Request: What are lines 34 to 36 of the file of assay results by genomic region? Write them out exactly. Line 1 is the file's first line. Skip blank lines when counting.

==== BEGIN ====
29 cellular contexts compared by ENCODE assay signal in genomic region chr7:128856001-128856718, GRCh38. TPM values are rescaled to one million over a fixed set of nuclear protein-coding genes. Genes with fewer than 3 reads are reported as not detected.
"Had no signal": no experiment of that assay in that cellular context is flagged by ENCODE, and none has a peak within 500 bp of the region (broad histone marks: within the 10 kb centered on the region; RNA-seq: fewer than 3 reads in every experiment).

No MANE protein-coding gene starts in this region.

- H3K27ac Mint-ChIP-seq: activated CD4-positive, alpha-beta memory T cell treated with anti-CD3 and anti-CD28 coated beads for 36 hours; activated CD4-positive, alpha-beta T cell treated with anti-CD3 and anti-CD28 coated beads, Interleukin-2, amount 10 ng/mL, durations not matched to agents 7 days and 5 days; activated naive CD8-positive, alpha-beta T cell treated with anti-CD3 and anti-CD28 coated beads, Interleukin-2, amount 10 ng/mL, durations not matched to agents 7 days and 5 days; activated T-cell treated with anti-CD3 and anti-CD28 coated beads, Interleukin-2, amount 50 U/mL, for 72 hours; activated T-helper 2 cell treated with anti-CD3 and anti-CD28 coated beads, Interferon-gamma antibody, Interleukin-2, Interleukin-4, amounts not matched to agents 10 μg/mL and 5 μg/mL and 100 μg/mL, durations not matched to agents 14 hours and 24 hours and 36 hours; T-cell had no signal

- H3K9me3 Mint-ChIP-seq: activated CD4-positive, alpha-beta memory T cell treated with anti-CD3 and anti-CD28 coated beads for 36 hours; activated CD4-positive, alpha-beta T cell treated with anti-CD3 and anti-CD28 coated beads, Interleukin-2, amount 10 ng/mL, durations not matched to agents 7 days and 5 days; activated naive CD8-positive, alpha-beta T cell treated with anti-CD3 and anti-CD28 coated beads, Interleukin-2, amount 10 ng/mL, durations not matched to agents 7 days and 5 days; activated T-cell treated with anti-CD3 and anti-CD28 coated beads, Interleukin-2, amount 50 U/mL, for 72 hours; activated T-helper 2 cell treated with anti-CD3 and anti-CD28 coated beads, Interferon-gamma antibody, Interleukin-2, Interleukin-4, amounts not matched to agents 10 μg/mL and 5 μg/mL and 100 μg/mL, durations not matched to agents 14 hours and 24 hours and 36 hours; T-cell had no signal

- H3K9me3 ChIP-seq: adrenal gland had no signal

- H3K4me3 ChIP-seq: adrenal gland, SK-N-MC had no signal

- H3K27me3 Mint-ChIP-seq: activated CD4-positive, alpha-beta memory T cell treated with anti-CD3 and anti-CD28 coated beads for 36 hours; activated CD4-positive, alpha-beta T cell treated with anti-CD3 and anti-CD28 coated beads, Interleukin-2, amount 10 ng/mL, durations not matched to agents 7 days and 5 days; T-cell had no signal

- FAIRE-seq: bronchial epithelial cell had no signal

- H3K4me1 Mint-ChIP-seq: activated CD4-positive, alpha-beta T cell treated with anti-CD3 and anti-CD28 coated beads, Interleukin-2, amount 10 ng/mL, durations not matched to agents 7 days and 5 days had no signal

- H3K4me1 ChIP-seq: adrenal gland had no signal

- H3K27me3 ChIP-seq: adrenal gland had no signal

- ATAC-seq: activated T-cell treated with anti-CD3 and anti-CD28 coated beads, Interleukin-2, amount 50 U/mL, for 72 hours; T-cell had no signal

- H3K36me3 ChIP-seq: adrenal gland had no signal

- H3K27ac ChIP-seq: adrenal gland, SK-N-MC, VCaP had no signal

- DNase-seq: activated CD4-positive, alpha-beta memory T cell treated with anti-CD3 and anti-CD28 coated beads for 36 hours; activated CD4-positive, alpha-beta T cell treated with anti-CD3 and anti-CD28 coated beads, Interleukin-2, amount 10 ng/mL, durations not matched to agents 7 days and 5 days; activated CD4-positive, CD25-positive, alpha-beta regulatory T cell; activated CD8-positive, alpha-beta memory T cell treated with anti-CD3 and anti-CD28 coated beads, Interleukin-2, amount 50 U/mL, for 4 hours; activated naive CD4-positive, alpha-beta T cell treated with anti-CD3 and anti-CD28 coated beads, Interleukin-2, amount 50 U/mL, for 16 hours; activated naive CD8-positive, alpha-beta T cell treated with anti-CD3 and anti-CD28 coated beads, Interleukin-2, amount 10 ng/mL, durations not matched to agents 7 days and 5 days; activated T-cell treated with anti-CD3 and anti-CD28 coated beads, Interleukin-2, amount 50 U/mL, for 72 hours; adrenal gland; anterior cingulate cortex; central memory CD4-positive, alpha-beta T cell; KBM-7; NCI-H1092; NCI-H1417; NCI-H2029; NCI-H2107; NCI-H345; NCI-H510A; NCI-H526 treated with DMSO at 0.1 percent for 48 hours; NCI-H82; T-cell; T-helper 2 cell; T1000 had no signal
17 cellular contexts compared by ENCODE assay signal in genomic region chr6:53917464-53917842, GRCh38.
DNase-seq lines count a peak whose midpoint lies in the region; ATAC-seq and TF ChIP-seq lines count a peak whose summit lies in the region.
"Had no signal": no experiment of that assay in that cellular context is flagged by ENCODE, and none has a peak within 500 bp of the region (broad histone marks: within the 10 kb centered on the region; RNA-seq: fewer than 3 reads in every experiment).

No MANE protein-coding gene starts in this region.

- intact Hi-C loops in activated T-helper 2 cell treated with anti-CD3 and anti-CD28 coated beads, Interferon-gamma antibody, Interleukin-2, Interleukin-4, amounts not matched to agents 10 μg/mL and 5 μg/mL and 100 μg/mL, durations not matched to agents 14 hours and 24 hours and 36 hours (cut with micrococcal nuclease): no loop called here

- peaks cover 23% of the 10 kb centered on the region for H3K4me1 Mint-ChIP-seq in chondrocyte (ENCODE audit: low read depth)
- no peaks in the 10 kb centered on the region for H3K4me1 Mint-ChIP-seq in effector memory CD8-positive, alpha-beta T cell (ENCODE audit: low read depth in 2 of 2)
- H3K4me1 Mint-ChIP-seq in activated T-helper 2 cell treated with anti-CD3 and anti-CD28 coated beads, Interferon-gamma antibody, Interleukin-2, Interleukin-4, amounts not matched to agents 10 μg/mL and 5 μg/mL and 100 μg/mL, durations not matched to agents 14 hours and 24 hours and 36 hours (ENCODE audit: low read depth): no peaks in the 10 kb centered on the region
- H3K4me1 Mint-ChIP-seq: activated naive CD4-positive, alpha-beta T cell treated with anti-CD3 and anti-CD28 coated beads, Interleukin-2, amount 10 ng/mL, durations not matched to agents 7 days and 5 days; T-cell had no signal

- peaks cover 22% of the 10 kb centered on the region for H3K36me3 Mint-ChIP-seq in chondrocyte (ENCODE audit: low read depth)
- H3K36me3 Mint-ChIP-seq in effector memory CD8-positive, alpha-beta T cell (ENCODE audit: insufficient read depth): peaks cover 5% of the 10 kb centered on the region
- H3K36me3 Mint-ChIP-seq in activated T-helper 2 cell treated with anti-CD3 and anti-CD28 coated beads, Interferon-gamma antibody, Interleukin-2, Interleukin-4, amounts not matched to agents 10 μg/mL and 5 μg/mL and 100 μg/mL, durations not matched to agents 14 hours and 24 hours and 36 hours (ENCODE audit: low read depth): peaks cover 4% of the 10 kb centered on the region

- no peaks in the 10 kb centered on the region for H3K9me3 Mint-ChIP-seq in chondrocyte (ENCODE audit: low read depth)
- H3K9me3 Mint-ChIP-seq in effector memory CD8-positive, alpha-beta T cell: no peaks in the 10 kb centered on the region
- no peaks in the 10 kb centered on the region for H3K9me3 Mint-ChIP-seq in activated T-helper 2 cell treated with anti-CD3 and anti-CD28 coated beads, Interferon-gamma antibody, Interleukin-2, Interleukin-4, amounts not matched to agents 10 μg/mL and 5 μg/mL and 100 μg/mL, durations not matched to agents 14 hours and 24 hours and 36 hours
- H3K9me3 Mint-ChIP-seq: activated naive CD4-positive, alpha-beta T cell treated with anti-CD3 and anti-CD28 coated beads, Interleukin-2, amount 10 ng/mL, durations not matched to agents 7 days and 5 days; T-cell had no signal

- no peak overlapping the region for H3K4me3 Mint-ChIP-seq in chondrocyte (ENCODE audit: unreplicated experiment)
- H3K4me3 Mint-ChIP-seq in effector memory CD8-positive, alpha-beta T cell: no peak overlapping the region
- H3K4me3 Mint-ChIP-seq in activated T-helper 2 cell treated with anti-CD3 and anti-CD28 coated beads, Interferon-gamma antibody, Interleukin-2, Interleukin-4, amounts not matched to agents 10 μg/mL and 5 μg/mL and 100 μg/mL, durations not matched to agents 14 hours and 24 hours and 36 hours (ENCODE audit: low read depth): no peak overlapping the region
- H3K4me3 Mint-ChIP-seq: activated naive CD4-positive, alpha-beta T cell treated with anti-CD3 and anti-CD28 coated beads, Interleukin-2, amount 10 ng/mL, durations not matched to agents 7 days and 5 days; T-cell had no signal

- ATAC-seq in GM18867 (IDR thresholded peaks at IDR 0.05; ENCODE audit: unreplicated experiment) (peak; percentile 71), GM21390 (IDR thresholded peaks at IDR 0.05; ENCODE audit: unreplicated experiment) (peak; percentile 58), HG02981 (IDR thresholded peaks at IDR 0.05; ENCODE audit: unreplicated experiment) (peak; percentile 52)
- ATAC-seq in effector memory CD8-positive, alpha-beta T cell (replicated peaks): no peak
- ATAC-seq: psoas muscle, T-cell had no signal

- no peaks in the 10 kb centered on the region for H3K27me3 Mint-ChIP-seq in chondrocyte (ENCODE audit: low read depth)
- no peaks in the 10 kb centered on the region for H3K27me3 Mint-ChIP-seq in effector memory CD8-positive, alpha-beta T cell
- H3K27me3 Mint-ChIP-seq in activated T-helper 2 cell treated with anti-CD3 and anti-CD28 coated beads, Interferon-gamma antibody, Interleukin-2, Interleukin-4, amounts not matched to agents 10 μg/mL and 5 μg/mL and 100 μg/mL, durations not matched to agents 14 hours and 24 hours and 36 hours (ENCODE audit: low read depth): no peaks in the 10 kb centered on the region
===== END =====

- H3K4me3 Mint-ChIP-seq in effector memory CD8-positive, alpha-beta T cell: no peak overlapping the region
- H3K4me3 Mint-ChIP-seq in activated T-helper 2 cell treated with anti-CD3 and anti-CD28 coated beads, Interferon-gamma antibody, Interleukin-2, Interleukin-4, amounts not matched to agents 10 μg/mL and 5 μg/mL and 100 μg/mL, durations not matched to agents 14 hours and 24 hours and 36 hours (ENCODE audit: low read depth): no peak overlapping the region
- H3K4me3 Mint-ChIP-seq: activated naive CD4-positive, alpha-beta T cell treated with anti-CD3 and anti-CD28 coated beads, Interleukin-2, amount 10 ng/mL, durations not matched to agents 7 days and 5 days; T-cell had no signal